Supermarkets have asked suppliers to begin contingency planning in case Britain crashes out of the EU with no deal, prompting some to consider stockpiling goods such as tea and coffee (The Times).The German discount retailer Aldi emailed suppliers last month to say that it wanted to work with them “to help understand the potential implications” and to “mitigate any negative impacts”.
Several supermarkets have given their backing to the British Retail Consortium after the trade association, which represents 70% of the industry, hit out at the idea of stockpiling (Sky News).
Marks and Spencer is to open an academy that aims to turn staff from every function in the business into data scientists able to make the retailer more digitally savvy (Financial Times). Employees will be encouraged to enrol on an 18-month in-work data science skills programme, during which they will learn about machine learning and programming languages, such as R and Python.
The German discounters have the most loyal customers in the British grocery industry, raising questions about the scale of the battle Tesco will face if it launches a budget chain (The Telegraph). Aldi and Lidl came first and second respectively in a study measuring the loyalty of shoppers by TCC Global, while Tesco trailed in seventh.
After grappling with a shortage of the gas that adds bubbles to lager and the head on a pint of beer, European breweries are facing a shortage of a key ingredient whose supply has fallen victim to Europe’s scorching weather (Financial Times). The price of European malting barley, which is used to ferment the brew as well as provide flavour and colour to beer, has surged by two-thirds since the middle of May to a five-year high of 230 euro per tonne.
Lidl is planning to lead the development of more than 3,000 homes and a primary school in the discount supermarket’s latest tactic to secure planning permission for a flurry of new stores around London (The Guardian).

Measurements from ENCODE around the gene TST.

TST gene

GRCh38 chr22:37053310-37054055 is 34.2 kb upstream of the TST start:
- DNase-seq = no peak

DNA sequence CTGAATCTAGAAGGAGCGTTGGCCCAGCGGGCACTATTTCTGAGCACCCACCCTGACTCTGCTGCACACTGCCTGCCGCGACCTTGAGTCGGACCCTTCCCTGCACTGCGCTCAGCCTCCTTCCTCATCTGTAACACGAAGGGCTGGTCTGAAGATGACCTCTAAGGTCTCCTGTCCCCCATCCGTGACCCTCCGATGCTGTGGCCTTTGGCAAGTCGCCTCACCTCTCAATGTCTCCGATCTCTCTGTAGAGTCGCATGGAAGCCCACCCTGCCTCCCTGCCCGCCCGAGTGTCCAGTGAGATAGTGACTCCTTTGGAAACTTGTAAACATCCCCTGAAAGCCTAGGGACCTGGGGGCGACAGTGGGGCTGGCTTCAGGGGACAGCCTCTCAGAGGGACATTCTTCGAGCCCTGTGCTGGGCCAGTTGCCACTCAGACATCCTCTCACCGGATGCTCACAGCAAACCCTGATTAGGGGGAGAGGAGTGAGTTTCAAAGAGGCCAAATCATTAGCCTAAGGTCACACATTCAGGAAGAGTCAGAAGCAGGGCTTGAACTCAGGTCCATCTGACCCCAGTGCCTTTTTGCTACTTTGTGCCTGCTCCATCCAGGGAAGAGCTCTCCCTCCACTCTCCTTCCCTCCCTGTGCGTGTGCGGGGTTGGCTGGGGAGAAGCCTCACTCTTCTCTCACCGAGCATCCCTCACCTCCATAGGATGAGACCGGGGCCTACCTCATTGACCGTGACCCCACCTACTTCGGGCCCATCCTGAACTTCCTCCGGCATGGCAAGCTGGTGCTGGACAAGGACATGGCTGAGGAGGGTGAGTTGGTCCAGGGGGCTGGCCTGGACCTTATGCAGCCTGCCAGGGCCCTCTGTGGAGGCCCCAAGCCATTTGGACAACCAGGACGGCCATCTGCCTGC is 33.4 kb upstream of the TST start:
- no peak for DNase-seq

Weeks of warm dry weather have taken their toll on fruit and vegetable growers. Parts of England have had no rain for more than 50 days, and the Agricultural and Horticultural Development Board has said it is the driest runup to harvest in 80 years (The Guardian).
Farmers are to meet with Whitehall officials this week for an emergency drought summit amid fears that the heatwave could have a serious impact on the UK’s food supply (The Guardian).
British farmers and growers are facing the “soul destroying” prospect of leaving more crops to rot in the fields unless a post-Brexit visa scheme for seasonal workers is announced soon (Sky News).
Brexit provides the perfect ingredients for a national food crisis, says Jay Rayner in The Observer.
Strong sales of infant nutrition products in China after a record $16.7 billion acquisition have boosted the fortunes of Reckitt Benckiser (The Times).The number of trademarks registered for spirits and liqueurs in the UK leapt by 41% last year, according to new figures that reflect the soaring demand for artisanal products and consumers’ continued thirst for gin (The Guardian).
Gin and craft beer are this summer’s must-have tipples, which is good news for Diageo, the drinks giant that owns Gordon’s, Tanqueray, Guinness and its trendy offshoot Hop House 13 Lager (Mail on Sunday). Demand for these thirst-quenchers, especially in the UK, helped Diageo boost profits 3.7 per cent to £3.7billion, with a 5 per cent rise in the dividend to 65.3p.
Waldo, a UK-based contact lens subscription service, has won $5m (£3.8m) in funding from investors as it spies a bigger slice of the US market (The Telegraph).Domino’s Pizza is under pressure from franchisees who are dragging their heels over new openings because of growing hostility towards the boss, David Wild (Sunday Times).
The future of House of Fraser has been thrown into further doubt after a Chinese investor delayed a potential lifeline, leaving the department store chain facing a cash crunch (The Telegraph).